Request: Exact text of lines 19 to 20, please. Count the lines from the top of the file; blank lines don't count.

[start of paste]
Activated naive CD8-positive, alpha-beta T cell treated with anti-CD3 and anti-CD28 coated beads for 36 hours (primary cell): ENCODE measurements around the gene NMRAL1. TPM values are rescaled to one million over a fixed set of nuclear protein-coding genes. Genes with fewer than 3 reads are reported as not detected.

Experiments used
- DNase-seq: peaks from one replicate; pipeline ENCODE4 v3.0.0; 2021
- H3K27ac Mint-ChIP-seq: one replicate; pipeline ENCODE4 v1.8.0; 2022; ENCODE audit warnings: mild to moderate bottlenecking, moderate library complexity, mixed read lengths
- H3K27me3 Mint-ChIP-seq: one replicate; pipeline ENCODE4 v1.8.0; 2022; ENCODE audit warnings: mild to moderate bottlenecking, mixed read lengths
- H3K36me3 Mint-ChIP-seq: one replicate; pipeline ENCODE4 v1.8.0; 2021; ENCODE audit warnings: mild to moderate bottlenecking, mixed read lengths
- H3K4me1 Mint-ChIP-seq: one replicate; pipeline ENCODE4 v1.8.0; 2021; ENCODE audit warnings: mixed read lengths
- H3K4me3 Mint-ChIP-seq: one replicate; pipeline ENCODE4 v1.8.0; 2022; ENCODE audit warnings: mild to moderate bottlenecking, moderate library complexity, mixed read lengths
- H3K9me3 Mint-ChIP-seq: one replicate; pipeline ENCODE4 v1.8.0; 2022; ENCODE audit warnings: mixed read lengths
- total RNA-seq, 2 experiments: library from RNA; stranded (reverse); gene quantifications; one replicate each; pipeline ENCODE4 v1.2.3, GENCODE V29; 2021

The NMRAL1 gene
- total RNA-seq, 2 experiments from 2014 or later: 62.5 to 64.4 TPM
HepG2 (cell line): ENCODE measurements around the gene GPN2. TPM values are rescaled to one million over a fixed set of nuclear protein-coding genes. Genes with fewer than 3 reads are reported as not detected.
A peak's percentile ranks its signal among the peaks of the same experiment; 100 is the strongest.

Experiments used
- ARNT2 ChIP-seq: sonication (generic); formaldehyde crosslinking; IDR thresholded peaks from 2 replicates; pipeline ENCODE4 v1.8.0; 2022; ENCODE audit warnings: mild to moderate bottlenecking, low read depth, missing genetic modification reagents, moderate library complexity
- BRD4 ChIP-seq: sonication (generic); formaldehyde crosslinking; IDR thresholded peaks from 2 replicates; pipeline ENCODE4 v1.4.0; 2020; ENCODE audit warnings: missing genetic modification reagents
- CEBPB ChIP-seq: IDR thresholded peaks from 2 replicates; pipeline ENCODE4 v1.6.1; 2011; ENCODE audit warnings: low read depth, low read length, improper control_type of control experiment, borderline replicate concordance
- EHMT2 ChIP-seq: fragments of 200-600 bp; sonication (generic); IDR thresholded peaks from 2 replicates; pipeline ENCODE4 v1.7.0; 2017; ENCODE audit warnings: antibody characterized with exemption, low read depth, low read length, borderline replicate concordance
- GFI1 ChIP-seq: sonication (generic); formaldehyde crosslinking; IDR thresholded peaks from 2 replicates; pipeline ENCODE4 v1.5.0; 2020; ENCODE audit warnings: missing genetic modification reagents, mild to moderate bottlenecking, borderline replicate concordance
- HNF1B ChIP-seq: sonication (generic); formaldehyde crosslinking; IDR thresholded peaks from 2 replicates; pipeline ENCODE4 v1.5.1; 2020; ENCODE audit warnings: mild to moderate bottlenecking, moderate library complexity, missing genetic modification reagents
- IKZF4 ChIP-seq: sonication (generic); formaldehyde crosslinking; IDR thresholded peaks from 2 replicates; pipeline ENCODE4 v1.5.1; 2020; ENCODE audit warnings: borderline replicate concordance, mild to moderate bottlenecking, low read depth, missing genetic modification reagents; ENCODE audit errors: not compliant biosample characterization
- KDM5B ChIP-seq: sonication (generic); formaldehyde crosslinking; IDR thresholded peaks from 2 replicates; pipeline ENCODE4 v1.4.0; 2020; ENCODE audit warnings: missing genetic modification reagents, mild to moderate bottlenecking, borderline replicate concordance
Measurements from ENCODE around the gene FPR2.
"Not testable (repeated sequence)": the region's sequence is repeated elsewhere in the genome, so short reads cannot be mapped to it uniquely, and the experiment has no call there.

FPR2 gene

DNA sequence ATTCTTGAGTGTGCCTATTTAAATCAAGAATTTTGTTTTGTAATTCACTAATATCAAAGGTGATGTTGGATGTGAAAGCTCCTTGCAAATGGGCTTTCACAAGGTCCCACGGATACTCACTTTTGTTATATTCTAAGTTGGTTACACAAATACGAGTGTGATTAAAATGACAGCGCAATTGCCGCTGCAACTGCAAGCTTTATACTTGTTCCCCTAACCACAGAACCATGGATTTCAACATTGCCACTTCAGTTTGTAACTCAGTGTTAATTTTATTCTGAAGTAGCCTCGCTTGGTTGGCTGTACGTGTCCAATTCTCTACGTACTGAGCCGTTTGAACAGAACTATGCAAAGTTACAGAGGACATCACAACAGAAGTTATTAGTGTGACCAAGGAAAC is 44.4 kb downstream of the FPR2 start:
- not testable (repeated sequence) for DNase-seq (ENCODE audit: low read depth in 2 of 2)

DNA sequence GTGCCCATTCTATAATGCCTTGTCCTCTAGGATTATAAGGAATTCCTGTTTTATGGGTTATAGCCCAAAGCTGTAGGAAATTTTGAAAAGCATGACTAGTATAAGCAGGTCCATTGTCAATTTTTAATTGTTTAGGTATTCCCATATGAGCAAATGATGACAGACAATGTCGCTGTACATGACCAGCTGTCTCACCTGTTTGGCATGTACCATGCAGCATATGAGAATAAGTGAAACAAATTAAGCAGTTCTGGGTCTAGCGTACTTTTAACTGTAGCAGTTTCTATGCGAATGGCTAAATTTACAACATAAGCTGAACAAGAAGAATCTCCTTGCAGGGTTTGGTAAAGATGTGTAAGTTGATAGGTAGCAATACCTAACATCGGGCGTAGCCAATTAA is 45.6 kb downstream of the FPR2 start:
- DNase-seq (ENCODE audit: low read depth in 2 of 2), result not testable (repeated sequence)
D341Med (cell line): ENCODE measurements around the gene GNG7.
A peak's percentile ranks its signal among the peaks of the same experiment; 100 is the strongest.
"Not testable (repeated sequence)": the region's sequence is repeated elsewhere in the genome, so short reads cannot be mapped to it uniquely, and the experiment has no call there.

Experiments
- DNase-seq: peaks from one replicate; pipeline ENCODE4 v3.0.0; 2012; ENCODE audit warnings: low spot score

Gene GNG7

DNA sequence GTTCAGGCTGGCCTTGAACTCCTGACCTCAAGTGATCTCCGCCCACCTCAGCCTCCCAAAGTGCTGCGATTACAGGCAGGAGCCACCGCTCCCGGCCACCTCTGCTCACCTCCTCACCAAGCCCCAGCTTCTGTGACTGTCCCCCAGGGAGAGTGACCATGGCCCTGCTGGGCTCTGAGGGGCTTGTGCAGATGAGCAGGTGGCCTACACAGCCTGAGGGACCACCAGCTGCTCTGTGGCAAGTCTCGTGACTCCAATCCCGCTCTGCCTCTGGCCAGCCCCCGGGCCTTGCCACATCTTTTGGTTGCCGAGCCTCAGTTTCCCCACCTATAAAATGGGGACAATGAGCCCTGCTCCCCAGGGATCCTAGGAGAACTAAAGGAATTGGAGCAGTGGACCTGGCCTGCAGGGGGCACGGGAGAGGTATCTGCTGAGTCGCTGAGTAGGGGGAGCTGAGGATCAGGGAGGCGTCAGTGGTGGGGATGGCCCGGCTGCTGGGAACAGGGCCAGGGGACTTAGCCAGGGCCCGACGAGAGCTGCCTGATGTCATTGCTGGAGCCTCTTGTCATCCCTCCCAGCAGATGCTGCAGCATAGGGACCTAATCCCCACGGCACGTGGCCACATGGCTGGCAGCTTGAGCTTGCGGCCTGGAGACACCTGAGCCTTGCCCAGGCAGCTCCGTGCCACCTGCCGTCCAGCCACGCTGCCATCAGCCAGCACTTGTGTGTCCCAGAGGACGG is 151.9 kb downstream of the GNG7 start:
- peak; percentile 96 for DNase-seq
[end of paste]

- EHMT2 ChIP-seq: fragments of 200-600 bp; sonication (generic); IDR thresholded peaks from 2 replicates; pipeline ENCODE4 v1.7.0; 2017; ENCODE audit warnings: antibody characterized with exemption, low read depth, low read length, borderline replicate concordance
- GFI1 ChIP-seq: sonication (generic); formaldehyde crosslinking; IDR thresholded peaks from 2 replicates; pipeline ENCODE4 v1.5.0; 2020; ENCODE audit warnings: missing genetic modification reagents, mild to moderate bottlenecking, borderline replicate concordance